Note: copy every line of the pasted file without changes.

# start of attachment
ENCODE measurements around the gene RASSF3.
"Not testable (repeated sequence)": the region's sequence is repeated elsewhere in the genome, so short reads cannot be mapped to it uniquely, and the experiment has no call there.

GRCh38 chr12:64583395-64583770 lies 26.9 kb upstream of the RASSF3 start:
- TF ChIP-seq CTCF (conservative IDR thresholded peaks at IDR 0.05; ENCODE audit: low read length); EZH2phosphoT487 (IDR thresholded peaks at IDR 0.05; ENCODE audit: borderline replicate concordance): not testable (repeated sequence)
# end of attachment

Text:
ENCODE measurements around the gene RASSF3.
"Not testable (repeated sequence)": the region's sequence is repeated elsewhere in the genome, so short reads cannot be mapped to it uniquely, and the experiment has no call there.

GRCh38 chr12:64583395-64583770 lies 26.9 kb upstream of the RASSF3 start:
- TF ChIP-seq CTCF (conservative IDR thresholded peaks at IDR 0.05; ENCODE audit: low read length); EZH2phosphoT487 (IDR thresholded peaks at IDR 0.05; ENCODE audit: borderline replicate concordance): not testable (repeated sequence)